On the other hand, Hot Isostatic Pressing (HIP) is another sintering method by which short time and low temperature densification is expected since it employs hydrostatic pressing during heat treatment. In order to densify a powder compacted body, capsule wrapping with materials possessing high melting point is needed which is also inconvenient to make complex shaped ceramics.
HIP treatment is reported to be effective for pre-sintered ceramics over 92 % to the theoretical density which is called capsule-free HIP treatment for self-capsuled materials [13,14]. In the present study, we tried to improve the properties of AlN ceramics by combining millimeter-wave heating following HIP treatment. Both millimeter-wave heating and capsule-free HIP treatment don’t employ solid state pressing media leading to facile fabrication of complex shaped ceramics.
Methods and Materials
As starting materials AlN powders (Toyo aluminum Co. Ltd., JC,median grain size ; 0.8 µm) and Y2O3 (Shin-etsu chemical Co. Ltd., UU-HP, median grain size; 25µm) were used.Both starting powders were weight to make Y2O3 content to the total weight as 3, 5, or 10 wt%. They were mixed in a planetary ball mill for 2.5 h by using acetone as media. After dried followed by crashing using alumina mortar, the resultant powder mixture of ca.1.6 g was uniaxially pressed under 25 MPa for 10 min. in 20f steel die followed by cold isostatic pressing under 130 MPa for 5 min.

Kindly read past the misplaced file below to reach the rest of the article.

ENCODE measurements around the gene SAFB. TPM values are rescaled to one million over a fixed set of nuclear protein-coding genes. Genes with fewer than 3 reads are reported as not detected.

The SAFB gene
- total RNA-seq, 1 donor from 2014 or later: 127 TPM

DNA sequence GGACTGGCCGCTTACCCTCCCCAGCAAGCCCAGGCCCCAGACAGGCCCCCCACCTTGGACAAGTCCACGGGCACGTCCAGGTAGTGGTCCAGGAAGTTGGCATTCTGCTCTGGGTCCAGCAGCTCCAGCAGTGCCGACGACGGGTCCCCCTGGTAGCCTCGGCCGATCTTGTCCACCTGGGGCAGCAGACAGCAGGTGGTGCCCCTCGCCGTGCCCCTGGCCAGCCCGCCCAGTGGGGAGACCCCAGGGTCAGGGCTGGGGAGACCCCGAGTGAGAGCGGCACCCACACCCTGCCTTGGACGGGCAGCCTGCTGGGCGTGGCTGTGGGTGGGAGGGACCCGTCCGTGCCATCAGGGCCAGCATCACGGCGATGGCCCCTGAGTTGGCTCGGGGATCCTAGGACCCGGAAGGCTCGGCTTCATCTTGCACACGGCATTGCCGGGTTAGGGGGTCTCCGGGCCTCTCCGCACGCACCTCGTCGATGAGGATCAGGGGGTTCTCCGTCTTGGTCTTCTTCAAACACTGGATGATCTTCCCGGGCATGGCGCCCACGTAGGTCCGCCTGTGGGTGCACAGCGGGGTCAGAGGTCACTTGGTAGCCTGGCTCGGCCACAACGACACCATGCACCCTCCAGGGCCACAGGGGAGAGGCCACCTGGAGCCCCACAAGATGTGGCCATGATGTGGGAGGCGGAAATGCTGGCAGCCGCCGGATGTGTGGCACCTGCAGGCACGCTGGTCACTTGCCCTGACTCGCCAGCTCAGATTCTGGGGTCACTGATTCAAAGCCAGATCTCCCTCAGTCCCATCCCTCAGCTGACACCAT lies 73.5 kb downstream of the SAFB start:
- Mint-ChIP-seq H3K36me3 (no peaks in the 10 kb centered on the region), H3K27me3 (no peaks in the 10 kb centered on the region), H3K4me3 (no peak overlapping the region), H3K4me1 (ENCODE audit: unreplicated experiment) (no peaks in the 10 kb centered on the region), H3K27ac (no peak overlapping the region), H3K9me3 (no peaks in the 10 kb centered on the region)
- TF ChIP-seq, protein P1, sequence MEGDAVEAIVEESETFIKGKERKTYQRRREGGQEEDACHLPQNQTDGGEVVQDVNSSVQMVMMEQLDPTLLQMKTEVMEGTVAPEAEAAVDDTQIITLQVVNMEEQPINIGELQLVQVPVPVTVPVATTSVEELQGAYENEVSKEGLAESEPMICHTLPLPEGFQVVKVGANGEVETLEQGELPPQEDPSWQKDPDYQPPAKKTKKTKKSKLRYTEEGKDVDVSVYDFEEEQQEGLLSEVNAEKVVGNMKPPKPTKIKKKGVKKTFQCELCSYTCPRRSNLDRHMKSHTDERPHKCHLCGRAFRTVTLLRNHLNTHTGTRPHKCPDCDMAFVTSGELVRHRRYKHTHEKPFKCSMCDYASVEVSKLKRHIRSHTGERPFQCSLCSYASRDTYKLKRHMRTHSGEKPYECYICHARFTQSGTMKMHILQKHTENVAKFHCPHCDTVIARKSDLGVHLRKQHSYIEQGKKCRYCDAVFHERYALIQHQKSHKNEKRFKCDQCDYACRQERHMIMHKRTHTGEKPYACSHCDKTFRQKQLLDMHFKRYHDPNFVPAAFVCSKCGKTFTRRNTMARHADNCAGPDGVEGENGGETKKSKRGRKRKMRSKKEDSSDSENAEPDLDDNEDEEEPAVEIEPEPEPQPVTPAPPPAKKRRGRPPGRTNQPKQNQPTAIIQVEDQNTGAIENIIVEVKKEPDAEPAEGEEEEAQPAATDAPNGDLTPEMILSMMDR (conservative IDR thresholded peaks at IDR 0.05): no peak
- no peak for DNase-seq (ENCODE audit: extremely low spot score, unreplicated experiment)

Thus prepared powder compacted bodies were heat treated for 0.5 h or 2 h at 1600, 1700 or 1800ºC in nitrogen atmosphere using a millimeter-wave irradiation equipment (24 GHz gyrotron generator system, MSP Ltd., Osaka, Japan). In the millimeter-wave irradiation heating, the thermal insulation setup was followed that reported previously and the thermocouple was inserted between the first and second samples piled of fourfold to reduce the temperature monitoring error. The temperature was elevated at a rate of 20 ºC/min up to 1500 ºC then 10 ºC to the predetermined temperature. After holding, the temperature was decreased at a rate of 25 ºC down to 500 ºC then furnace cooled.
Post-HIP treatment was conducted using Dr. HIP (Kobe Steel Ltd., Kobe, Japan). The treatment temperatures, pressure and holding time were varied as 1600-1800 ºC, 190 MPa, and 0.5 h, respectively. Treatment temperature was elevated at 10 ºC /min. and gas pressure was applied from the temperature reached 500 ºC.
Apparent density was measured by the Archimedes method. Thermal conductivity was measured by the laser flash method (LFA 447 Nanoflash, Netzsch, Selb, Germany) on samples cut to f6 disk by a ultrasonic cutting machine. To confirm the crystalline phase formed, X-ray powder diffraction was conducted by RINT2000 (Rigaku Co. Ltd., Tokyo, Japan) using CuKa radiation. Microstructural observation was conducted on fractured surface through SEM (S-4300, Hitachi Co. Ltd., Tokyo, Japan).
Figure 1. Relative densities (top) and Thermal conductivity (bottom) of yttria added AlN ceramics with millimeter wave heating. Yttria addition; 3, 5 and 10 wt%. Heating temperature 1600, 1700 and 1800 ºC for 0.5 h .
Figure 2. Relative densities (top) and Thermal conductivity (bottom) yttria added AlN ceramics with combination of millimeter wave heating and post-HIP at 1800 ºC for 0.5 h under nitrogen pressure of 190 MPa.